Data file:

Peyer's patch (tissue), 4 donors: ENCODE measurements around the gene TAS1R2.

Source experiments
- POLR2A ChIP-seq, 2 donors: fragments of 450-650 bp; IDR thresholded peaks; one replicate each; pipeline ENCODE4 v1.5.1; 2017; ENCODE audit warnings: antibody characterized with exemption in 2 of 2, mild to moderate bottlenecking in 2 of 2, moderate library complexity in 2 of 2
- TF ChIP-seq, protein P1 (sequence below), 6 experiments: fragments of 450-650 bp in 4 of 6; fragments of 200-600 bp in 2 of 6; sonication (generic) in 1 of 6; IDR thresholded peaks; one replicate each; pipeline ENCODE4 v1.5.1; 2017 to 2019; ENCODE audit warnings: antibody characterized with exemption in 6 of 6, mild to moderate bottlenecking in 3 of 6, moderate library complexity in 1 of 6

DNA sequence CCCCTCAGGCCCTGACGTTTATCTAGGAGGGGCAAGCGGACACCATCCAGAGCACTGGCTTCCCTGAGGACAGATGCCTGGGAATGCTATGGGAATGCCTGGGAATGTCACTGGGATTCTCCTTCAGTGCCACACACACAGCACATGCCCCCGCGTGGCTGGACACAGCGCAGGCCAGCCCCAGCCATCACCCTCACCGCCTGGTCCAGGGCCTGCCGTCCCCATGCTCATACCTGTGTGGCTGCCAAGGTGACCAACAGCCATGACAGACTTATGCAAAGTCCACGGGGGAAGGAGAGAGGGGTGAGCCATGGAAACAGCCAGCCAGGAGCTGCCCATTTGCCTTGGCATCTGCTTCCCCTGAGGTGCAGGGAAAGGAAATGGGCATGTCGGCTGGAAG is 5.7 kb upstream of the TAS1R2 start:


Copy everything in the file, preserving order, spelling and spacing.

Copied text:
Peyer's patch (tissue), 4 donors: ENCODE measurements around the gene TAS1R2.

Source experiments
- POLR2A ChIP-seq, 2 donors: fragments of 450-650 bp; IDR thresholded peaks; one replicate each; pipeline ENCODE4 v1.5.1; 2017; ENCODE audit warnings: antibody characterized with exemption in 2 of 2, mild to moderate bottlenecking in 2 of 2, moderate library complexity in 2 of 2
- TF ChIP-seq, protein P1 (sequence below), 6 experiments: fragments of 450-650 bp in 4 of 6; fragments of 200-600 bp in 2 of 6; sonication (generic) in 1 of 6; IDR thresholded peaks; one replicate each; pipeline ENCODE4 v1.5.1; 2017 to 2019; ENCODE audit warnings: antibody characterized with exemption in 6 of 6, mild to moderate bottlenecking in 3 of 6, moderate library complexity in 1 of 6

DNA sequence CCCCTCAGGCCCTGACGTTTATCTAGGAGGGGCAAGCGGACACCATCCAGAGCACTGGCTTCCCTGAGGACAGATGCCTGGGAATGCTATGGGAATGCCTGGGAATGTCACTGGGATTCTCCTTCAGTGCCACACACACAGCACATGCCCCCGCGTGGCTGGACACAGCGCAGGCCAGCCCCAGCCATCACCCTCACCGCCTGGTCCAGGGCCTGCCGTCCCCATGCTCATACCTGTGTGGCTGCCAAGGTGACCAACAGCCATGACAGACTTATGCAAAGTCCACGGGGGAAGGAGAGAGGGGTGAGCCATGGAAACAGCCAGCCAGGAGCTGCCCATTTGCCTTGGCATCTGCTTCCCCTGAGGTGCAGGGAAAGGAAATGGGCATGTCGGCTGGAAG is 5.7 kb upstream of the TAS1R2 start: